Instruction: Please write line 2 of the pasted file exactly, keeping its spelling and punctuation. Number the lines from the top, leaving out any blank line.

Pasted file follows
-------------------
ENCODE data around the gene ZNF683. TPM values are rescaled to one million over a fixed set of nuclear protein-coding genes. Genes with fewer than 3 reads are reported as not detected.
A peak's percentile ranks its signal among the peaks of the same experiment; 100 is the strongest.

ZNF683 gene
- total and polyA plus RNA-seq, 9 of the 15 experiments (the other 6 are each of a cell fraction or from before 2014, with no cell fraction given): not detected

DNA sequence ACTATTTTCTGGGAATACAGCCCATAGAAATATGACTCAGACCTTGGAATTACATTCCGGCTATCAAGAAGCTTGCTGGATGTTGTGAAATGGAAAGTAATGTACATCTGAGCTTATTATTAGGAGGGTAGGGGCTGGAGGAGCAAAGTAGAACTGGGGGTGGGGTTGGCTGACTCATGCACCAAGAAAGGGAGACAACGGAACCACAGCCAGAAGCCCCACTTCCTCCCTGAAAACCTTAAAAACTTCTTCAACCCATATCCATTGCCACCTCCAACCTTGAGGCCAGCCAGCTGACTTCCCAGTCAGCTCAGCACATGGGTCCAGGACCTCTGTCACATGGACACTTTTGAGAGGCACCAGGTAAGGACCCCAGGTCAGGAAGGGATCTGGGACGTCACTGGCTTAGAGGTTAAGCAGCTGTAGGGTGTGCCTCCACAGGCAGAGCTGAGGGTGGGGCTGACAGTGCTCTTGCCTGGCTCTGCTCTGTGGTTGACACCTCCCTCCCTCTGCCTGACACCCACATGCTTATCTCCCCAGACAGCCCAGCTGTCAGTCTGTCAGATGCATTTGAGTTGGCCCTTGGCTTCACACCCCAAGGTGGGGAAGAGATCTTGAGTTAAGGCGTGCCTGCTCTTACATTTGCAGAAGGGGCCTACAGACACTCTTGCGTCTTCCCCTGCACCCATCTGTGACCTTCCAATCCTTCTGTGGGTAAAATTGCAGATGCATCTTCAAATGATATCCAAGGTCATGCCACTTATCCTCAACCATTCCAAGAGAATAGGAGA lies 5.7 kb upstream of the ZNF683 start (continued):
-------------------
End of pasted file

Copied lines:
A peak's percentile ranks its signal among the peaks of the same experiment; 100 is the strongest.